At a press conference on Saturday at the Shanghai Motor Show, General Motors announced plans to further expand its presence in the Chinese market. Among those commitments are plans to build four new plants by the end of 2015, giving the automaker the capacity to produce around five million vehicles a year in the country.
In order to make the most of that expansion, GM is adding 400 dealerships in China this year alone (for a total of 4,200 sales points), and it's eyeing 5,100 dealers by 2015. Yet not all of that production will stay in China – GM is planning to increase exports as well. Officials estimate the company will export somewhere between 100,000 and 130,000 Chinese-built vehicles this year – a record. And it's gunning for more.
Autoblog asked GM China president Bob Socia (above) if that means the company might eventually export new vehicles built in China to the United States, and he responded:
Given that the Pan-Asia Technical Automotive Center – GM and Chinese automaker SAIC's joint-venture vehicle engineering and design house – is expanding and increasingly calling the shots with Buick, the Tri-Shield brand is arguably the most likely way that Chinese-built vehicles could find their way to the US. GM has sold more Buicks in China than in the States for some time now, and PATAC has been responsible for a growing amount of work on the brand, from taking the lead on styling and engineering for the current LaCrosse to designing showcars like the just-revealed Riviera Concept shown below.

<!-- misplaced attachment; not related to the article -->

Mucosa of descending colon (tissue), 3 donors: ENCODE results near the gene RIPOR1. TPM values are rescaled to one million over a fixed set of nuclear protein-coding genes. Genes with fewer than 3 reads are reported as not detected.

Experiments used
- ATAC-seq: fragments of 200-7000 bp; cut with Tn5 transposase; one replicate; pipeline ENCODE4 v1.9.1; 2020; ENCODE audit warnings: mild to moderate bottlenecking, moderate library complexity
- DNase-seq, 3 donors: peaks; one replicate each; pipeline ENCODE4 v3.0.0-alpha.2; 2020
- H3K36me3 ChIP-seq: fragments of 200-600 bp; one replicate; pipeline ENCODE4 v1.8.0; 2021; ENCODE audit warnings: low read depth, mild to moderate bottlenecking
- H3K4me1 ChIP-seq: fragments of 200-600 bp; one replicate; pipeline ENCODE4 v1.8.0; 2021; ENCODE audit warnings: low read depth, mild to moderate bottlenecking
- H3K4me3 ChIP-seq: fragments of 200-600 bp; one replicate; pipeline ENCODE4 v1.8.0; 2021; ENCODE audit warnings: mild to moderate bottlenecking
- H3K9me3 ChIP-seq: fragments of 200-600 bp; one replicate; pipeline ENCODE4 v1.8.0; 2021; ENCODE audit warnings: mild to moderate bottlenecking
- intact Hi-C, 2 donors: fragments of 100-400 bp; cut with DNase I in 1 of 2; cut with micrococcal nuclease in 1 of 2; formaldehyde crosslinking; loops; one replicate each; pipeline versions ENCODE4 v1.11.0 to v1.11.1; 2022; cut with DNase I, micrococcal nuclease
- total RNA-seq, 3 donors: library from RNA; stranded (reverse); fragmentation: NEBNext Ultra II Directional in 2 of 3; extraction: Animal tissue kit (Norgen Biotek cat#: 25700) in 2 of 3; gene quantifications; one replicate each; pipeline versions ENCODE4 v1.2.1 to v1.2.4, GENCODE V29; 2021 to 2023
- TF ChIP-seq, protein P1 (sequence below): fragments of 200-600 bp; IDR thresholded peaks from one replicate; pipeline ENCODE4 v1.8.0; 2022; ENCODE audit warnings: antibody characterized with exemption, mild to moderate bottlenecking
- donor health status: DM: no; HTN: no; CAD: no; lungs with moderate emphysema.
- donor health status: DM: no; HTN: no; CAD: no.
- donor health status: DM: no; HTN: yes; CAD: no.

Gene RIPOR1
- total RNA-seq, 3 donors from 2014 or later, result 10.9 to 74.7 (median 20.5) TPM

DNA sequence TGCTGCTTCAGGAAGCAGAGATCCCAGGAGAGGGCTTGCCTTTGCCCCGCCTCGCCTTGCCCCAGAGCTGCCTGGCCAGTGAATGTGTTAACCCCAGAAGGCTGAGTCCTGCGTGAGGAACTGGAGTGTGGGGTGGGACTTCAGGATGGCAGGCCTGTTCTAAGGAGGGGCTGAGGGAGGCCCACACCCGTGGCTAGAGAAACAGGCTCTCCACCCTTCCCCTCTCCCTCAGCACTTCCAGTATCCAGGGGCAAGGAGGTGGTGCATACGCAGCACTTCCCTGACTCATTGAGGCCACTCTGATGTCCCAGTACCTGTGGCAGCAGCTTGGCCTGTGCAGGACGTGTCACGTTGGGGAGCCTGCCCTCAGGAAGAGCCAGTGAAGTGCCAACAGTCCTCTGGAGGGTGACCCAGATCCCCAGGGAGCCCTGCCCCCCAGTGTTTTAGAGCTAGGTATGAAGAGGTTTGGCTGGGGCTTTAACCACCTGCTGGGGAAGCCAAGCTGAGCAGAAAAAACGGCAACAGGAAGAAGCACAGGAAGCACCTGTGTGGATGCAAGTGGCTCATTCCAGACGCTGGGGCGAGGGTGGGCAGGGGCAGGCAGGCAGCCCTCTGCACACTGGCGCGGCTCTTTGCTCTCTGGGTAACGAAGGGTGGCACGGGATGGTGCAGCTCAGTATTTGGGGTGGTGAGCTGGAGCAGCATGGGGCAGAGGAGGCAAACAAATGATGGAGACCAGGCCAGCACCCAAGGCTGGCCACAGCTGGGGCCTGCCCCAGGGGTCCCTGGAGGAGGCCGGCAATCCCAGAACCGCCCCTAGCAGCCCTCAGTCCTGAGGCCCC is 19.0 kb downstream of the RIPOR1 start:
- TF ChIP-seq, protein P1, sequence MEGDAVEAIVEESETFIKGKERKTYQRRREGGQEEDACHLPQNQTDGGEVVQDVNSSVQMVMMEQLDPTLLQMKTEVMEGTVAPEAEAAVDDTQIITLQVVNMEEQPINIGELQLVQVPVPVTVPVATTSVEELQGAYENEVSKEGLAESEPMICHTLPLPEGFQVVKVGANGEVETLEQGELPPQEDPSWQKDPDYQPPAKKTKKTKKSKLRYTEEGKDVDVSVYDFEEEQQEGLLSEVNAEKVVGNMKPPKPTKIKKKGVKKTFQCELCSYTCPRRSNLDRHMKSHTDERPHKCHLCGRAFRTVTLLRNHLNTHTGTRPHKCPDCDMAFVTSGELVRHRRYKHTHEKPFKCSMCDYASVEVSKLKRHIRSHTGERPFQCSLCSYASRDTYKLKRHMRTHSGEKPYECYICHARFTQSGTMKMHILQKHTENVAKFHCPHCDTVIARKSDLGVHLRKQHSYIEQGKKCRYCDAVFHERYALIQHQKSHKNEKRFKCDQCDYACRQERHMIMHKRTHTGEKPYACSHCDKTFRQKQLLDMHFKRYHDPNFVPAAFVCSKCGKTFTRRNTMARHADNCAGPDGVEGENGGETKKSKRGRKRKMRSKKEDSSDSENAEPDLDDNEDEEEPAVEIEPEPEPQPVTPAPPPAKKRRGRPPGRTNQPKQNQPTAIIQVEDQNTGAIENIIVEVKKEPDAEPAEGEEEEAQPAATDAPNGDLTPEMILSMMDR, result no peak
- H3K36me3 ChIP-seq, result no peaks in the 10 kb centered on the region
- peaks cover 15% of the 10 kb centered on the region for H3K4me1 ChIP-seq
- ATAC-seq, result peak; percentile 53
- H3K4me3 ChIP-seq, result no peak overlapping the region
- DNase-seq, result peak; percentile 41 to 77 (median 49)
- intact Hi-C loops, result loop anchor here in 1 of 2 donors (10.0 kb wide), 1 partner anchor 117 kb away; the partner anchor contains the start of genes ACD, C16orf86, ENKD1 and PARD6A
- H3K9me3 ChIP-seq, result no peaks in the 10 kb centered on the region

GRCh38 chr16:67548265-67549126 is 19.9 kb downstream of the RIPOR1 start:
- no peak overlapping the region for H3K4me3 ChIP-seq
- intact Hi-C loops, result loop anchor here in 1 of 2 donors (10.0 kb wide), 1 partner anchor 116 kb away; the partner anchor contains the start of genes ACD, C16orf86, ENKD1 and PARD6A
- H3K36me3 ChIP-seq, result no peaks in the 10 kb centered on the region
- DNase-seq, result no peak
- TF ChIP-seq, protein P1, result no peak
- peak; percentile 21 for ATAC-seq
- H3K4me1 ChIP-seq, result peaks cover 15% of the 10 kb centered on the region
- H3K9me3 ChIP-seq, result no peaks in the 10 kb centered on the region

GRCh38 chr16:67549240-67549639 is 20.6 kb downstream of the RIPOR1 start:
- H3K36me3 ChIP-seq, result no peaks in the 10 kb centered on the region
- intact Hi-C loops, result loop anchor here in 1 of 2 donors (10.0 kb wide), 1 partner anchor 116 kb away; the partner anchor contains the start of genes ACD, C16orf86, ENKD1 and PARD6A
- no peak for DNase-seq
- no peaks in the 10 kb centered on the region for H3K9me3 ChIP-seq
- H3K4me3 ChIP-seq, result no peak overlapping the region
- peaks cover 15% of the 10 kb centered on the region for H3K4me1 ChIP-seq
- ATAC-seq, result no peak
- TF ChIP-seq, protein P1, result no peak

"It could very well happen. It could very well happen. You know, I'm not sharing any plans with you, but we try to keep open as to what makes sense. And Tim [Lee – GM's president of international operations] is the right guy to talk about your manufacturing footprint. If it make sense to tool up a vehicle in one location as opposed to two, from an economic perspective, Tim will say that's what we should be doing. We're open to be doing that. There's no reason why we can't be exporting to the States, and obviously the States are exporting here."
But are there such export plans in place at this time, we asked? "No."